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Orlando Cruz made headlines around the world when he became the first boxer to openly announce that he was gay. It has been a long journey for the Puerto Rican who has undergone years of therapy to get the stage where he can help break down barriers.
Across the sporting world there are very few athletes who have declared publicly there sexual orientation. To do so in a sport that is perhaps the most macho, takes someone with real courage and heart. Cruz has both of these attributes in abundance; it is was what makes him such a fine boxer.
On October 19 he faces the biggest test of his professional career when he fights Jorge Pazos for the WBO Latina featherweight title. It is a clash between two boxing nations as Puerto Rico takes on Mexico. Yet, much attention will be placed on Cruz who admits it has taken his whole career to finally gain the courage to make his announcement.
"It's been a long time since I've been dealing with this - twelve years," states Cruz. "I moved to New York four years ago where I underwent psychological therapy with professionals to mentally and physically prepare for this step so important in my life and I'm very happy.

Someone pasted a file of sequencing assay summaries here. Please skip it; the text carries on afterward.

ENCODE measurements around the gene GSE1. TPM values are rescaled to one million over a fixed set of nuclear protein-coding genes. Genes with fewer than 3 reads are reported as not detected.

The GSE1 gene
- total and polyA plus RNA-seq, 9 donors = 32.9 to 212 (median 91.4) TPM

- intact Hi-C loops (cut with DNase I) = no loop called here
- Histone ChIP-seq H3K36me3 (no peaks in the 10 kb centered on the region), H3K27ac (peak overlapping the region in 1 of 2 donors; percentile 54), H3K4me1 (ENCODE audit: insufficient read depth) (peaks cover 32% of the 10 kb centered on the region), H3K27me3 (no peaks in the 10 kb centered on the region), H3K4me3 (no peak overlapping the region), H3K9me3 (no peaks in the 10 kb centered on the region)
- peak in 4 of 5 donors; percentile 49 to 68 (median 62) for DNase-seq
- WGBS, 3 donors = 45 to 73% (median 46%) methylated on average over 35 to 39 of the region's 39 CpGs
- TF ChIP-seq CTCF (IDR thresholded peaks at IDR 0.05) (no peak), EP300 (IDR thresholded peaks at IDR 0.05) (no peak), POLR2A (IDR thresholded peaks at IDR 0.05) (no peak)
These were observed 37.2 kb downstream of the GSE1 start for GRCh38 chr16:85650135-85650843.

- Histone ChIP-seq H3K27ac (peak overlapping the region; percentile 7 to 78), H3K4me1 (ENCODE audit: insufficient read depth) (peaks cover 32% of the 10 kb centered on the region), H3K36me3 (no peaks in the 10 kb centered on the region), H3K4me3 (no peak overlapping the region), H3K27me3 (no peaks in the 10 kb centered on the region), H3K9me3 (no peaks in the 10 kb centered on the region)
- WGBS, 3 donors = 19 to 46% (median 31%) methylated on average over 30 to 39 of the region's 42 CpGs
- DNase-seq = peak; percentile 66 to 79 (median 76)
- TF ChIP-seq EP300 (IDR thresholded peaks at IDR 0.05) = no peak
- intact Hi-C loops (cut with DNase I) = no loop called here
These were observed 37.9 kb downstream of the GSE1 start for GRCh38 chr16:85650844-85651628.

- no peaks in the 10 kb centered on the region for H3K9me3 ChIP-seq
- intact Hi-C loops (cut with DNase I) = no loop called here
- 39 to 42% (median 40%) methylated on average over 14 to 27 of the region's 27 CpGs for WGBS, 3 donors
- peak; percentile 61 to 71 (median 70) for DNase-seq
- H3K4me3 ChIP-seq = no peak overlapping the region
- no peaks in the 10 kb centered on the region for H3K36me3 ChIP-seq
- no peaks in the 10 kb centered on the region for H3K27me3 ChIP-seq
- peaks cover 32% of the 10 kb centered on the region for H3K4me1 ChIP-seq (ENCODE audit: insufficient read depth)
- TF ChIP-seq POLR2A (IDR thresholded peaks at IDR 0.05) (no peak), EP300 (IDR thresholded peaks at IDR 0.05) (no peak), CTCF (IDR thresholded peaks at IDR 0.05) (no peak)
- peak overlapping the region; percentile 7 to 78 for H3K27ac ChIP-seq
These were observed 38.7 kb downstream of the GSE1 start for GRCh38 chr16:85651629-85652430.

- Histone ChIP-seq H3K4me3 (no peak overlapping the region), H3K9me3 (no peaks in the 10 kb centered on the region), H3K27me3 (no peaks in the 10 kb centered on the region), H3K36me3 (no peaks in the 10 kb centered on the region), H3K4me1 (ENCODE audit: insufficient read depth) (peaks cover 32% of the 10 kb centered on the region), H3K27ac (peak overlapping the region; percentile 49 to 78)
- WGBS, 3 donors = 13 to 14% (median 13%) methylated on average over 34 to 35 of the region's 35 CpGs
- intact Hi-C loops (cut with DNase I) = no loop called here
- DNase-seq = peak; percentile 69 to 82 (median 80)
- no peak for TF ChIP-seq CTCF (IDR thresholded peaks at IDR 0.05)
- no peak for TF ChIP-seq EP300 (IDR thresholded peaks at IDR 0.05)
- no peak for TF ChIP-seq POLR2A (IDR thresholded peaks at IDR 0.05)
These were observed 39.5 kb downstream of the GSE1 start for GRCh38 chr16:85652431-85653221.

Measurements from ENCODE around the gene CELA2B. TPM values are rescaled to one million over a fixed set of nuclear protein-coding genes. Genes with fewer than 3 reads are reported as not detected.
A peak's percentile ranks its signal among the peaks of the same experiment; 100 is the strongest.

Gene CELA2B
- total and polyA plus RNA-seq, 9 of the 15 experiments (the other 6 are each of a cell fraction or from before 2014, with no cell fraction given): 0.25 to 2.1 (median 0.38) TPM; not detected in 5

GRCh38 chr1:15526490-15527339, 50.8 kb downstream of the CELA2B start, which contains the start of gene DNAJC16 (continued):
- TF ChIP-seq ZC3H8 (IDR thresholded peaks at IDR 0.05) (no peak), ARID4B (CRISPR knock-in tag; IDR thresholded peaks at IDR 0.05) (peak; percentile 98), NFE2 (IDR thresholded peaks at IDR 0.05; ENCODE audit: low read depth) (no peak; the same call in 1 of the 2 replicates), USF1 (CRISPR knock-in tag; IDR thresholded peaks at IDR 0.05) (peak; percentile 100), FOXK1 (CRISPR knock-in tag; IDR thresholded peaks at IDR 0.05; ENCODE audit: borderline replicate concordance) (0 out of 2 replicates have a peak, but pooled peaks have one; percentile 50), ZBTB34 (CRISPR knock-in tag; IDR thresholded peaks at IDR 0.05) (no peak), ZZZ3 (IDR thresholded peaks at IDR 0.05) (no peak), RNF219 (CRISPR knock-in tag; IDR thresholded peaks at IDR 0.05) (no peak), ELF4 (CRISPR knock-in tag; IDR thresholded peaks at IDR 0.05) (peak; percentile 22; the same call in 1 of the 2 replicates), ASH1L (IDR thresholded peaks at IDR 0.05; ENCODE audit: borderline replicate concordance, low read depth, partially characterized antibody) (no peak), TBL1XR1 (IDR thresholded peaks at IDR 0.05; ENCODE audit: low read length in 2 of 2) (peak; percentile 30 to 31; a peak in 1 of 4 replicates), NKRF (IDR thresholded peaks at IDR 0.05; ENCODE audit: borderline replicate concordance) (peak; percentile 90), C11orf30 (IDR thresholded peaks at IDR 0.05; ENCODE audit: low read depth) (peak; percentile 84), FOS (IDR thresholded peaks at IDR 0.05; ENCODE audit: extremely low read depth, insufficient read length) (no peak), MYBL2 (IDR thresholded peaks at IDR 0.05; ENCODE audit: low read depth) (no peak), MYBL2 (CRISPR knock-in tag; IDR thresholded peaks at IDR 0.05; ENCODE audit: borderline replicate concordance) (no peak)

"The only thing I want is to be respected. I'm an athlete. I'm a professional and my personal life should not matter to anyone."
With 18 wins in his 21-fight career, Cruz is now on the verge of landing a WBO featherweight title opportunity against Orlando Salido. First he must get past Pazos who has also had to deal with extra media attention in the build-up to the clash.
"I don't care because that's something personal. I know he's a great boxer in the ring so that's what I'm focused on," declared the 24-fight veteran.
Cruz has the more impressive record and will hoping to make the headlines due to his boxing ability this weekend. He takes inspiration from the great Muhammad Ali and even believes he has similar qualities inside the ring.
When asked who his idol is, Cruz responds: "Mohammed Ali. I am similar, we have the same motion in the ring - the move and the show. This is my ring! It's my show! It's my time! That's Mohammed Ali. I love him."
Ali showed courage both inside and outside the ring as he stood up to the American government; Cruz has also made a statement and even revealed that it could be a life threatening one after seeing a friend murdered for being gay.
"I lost one friend who was murdered by people who hated gay men," Cruz revealed in a recent Guardian interview. "I was very angry then because homophobia ended his life in the most violent way. But I was also angry because, at the time, I was hiding this secret of mine."
With a weight lifted from his shoulders and no secret buried away, Cruz will look to continue a rich tradition of Puerto Rican fighters who have become world champions. He claims he is "hungry and thirsty" for a world title and he can "smell" victory already.
Should he safely make his way past Pazos then he could soon recognise that dream and write his name in boxing history.